Earlier this summer, I met Dawn of Twice Sheared Sheep at H+H Americas. We had some wonderfully meaty chats about our work, getting to know our communities, and making friends in the fiber industry. When Dawn suggested she send me some of her knitting tools to try out, I gladly accepted her offer. Then I hovered over my mailbox to see what surprises she’d send (I love surprises!).
It’s been nearly two months since that care package arrived. After giving everything a thorough road test, I thought I’d review and share links to some of my favorites here.
Each of us has specific needs that we consider when assembling a knitting kit. It’s a good idea to keep those in mind when thinking about whether these notes are helpful to you. There are very few things that are truly essential knitting tools, but when you’re trying to find the best knitting tools for yourself, it sometimes helps to have recommendations from a friend.
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hanks for supporting my work!
Copper Swan Embroidery Scissors
I’m always on the lookout for a good pair of scissors to keep in my project bag. My criteria are simple: they need to be sharp, feel good in my hand, and have very pointy tips. The Copper Swan Embroidery Scissors (affiliate link) fit the bill perfectly. Scissors are a handy tool for every phase of your knitting adventure, but they’re especially useful when you get to the end of your project and start weaving in the ends. Then, it helps to have very sharp scissors for snipping off all the dangly threads.
Bonus: I love the pretty jewel eyes on the swans. I’m also a fan of the soft pink case to keep the scissor tips from poking holes in my knitting projects. Why use ordinary, utilitarian tools when I can use fancy ones instead, right? Especially if the fancy ones do the job just as well.
Enamel Bunny Crochet Clip Marker
This darling bunny stitch marker (affiliate link) was technically designed for use in crochet projects. I think it’s also the perfect progress keeper for sock projects or anything else where you need to track how many repeats you’ve done. As you can see in the photo, I can just clip this marker around a spot in my work where I can easily identify the beginning of a new repeat. Then it’s a great way to see whether I’ve worked 21 or 23 repeats.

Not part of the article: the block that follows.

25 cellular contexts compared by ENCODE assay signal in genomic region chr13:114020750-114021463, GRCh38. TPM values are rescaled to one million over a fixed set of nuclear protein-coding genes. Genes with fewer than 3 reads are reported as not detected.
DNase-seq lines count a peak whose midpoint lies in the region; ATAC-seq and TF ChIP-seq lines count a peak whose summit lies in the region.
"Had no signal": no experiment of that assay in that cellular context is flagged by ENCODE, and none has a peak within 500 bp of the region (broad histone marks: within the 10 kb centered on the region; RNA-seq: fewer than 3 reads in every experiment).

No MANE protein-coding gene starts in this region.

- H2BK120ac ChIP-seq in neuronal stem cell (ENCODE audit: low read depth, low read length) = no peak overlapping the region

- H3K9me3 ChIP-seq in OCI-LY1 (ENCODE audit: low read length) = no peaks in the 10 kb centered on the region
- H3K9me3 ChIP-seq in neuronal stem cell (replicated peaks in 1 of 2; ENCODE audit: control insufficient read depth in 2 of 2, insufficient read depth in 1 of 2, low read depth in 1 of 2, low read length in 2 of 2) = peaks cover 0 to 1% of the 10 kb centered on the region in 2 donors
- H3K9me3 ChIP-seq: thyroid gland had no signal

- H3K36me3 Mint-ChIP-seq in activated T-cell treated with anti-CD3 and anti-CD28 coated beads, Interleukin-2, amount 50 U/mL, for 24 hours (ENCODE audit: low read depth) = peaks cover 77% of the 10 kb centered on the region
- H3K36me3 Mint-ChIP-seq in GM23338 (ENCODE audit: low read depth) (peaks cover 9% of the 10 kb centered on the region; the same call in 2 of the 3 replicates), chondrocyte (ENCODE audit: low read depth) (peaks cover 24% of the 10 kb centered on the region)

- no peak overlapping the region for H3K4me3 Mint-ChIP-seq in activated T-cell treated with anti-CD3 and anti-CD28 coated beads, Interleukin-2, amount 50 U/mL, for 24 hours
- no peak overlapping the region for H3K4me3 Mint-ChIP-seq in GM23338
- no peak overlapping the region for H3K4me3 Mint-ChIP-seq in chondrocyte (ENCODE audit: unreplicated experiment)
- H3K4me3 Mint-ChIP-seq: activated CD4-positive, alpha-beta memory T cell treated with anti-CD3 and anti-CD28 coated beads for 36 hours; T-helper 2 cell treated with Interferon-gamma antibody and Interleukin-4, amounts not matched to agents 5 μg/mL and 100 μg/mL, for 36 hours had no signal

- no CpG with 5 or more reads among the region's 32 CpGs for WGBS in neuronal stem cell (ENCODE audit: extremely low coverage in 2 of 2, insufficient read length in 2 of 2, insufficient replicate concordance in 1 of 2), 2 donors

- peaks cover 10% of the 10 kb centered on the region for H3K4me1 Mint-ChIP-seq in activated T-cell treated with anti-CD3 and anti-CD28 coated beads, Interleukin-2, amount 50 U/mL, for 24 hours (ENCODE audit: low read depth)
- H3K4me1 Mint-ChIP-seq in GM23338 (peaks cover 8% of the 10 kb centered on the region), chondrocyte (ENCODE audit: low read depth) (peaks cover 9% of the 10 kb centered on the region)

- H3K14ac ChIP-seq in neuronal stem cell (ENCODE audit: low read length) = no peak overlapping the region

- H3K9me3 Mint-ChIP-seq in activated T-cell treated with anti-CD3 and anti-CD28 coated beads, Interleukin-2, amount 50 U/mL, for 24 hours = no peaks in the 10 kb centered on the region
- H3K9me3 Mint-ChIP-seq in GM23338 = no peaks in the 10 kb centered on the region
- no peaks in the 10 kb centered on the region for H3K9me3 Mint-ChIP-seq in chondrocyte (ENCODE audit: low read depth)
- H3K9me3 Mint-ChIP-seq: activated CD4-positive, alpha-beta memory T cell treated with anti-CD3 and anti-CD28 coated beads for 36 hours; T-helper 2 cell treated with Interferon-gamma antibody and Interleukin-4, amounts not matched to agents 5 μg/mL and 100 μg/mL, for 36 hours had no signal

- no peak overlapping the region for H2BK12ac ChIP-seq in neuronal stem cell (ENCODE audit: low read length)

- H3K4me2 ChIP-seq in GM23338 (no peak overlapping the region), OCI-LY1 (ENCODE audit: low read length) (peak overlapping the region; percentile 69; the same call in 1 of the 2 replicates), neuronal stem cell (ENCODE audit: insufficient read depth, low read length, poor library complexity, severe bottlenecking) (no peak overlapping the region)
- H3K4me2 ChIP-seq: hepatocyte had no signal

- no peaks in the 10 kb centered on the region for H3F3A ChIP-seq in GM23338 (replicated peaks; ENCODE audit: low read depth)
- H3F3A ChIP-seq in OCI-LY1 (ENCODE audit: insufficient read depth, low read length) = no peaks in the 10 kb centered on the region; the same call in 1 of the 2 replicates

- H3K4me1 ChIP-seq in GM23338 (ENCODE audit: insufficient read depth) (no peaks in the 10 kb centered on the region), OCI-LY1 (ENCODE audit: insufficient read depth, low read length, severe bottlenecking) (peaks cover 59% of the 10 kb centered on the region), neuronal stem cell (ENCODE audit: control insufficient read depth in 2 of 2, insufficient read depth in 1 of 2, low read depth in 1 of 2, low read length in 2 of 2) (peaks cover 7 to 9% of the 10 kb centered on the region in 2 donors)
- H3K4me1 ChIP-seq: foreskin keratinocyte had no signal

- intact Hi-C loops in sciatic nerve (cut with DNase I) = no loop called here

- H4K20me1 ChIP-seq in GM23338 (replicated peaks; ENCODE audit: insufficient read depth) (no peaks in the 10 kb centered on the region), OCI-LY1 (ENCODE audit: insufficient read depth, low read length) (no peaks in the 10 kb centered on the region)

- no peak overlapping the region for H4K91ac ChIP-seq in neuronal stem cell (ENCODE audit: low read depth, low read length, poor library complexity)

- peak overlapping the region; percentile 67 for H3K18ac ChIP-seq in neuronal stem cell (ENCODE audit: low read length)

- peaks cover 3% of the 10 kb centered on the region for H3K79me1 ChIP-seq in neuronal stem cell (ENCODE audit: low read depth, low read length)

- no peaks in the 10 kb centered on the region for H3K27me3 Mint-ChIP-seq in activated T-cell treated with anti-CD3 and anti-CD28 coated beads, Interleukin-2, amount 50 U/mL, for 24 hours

The bunny marker is pretty popular, so if it’s sold out when you read this, check out the other clip style stitch markers (affiliate link). There are all sorts of colorful enamel markers, plain metal markers, and more. It’s taking a lot of self control to keep myself
from starting a collection here.
I had never used cable locks (affiliate link) before Dawn sent them to me. To be perfectly honest, I’d never even heard of them. When the package arrived, I stared at them in confusion for a minute, carefully read the instructions, and felt a lightbulb go off above my head. They’re brilliant. They’re so useful. I’m a convert now.
Cable locks are like the plastic beads with a spring-loaded button that keeps your drawstring bags from coming loose. Instead of serving that function, though, they slide onto your circular knitting needles and grip the cable between them. That keeps your work from sliding off your circular needles while you’re not actively stitching.
Because let’s be very honest: dropped stitches are the worst.
They’re also great to keep stitches in place while you swap out needle sizes or cable lengths when using interchangeable needles. That way, your cables can serve as stitch holders, too.
Pearly Sheep Stitch Markers
Stitch markers are some of my favorite knitting supplies. I love how they feel like dainty jewelry for my projects, and I like collecting them in different colors to use with different yarns.
When I need a stitch marker to keep track of where I am in a round, I prefer a traditional closed-loop marker. These stitch markers decorated with pastel glass pearls (affiliate link) were the perfect match for my high-femme aesthetic. I think these markers are particularly well suited to knitting socks
because they’re lightweight and not too large.